Abstract

No Abstract Available.

Full access
S. R. Diehl, D. T. Smith, and M. Sydor

Abstract

A numerical solution to the three-dimensional advection-diffusion equation is developed and applied to the dispersion of power plant stack contaminants throughout the boundary layer. The method employs Lagrangian marker particles undergoing variable random-walk displacements to simulate a gradient-transfer process. The size of the particle displacements is directly related to the magnitude of the vertical and horizontal diffusivities which can be any functions of space and time. Using recent atmospheric turbulence data, empirical expressions for the eddy diffusivities are derived for the entire boundary layer in terms of common meteorologic parameters. Reasonable agreement is found between the numerical predictions and actual fly-ash data collected in the vicinity of a 500 MW coal-fired power station.

The random-walk technique has a number of distinct advantages over both finite-difference and particle-in-a-cell methods. It is mathematically simple, computationally fast, and requires only modest amounts of computer memory. The accuracy of the method is evaluated by comparison with a series solution of the two-dimensional diffusion equation appropriate to the surface layer.

Full access
D. Lynch, K. Smith, B. Blanton, R. Luettich, and F. Werner

Abstract

This paper addresses shelf-scale simulation with dominant open-water boundary conditions obtained by inversion of interior data. Important, established operational data streams are located along the shore of the study area, in areas influenced strongly by the local geometry. Failure to properly resolve the modeled near field surrounding these data results in their incorrect interpretation, causing invalid inversions and erroneous field estimates far across the shelf. Specifically, improving the model fit to the unresolved data leads to skill degeneration farther offshore and generally unacceptable field estimates remarkably far from shore. Proper near-field resolution leads to valid interpretation and inversion of the same data, with high inverse skill apparent across the shelf. The resolution required is within reach of today's technology.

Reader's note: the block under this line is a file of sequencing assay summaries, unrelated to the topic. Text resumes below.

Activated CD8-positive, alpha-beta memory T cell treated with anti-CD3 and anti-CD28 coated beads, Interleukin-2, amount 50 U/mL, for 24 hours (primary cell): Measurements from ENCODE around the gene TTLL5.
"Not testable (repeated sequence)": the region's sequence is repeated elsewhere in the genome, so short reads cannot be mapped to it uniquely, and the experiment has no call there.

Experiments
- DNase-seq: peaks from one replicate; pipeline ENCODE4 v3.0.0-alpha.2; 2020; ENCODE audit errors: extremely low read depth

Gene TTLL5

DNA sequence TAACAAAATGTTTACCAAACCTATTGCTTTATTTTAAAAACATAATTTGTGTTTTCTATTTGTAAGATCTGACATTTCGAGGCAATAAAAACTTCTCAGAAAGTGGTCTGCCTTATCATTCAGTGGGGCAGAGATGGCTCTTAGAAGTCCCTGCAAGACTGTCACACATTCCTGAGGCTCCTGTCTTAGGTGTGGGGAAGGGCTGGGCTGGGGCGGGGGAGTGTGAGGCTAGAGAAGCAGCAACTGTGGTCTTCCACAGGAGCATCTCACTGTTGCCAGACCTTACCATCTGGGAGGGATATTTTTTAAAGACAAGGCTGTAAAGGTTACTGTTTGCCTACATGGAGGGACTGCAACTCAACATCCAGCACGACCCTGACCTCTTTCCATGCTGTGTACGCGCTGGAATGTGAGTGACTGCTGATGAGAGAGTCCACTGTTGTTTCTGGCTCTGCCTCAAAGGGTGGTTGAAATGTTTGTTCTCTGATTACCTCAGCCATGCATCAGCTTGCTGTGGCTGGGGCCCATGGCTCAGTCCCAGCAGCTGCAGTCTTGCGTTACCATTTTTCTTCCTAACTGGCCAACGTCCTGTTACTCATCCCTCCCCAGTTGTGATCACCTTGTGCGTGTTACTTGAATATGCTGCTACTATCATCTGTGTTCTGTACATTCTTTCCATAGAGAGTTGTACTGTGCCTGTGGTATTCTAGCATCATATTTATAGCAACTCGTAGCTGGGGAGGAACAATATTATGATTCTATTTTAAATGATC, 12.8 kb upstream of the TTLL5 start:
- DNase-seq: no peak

Full access
R. B. Smith, P. Schafer, D. J. Kirshbaum, and E. Regina

Abstract

The “natural laboratory” of mountainous Dominica (15°N) in the trade wind belt is used to study the physics of tropical orographic precipitation in its purest form, unforced by weather disturbances or by the diurnal cycle of solar heating. A cross-island line of rain gauges and 5-min radar scans from Guadeloupe reveal a large annual precipitation at high elevation (7 m yr−1) and a large orographic enhancement factor (2 to 8) caused primarily by repetitive convective triggering over the windward slope. The triggering is caused by terrain-forced lifting of the conditionally unstable trade wind cloud layer. Ambient humidity fluctuations associated with open-ocean convection may play a key role. The convection transports moisture upward and causes frequent brief showers on the hilltops. The drying ratio of the full air column from precipitation is less than 1% whereas the surface air dries by about 17% from the east coast to the mountain top. On the lee side, a plunging trade wind inversion and reduced instability destroys convective clouds and creates an oceanic rain shadow.

Full access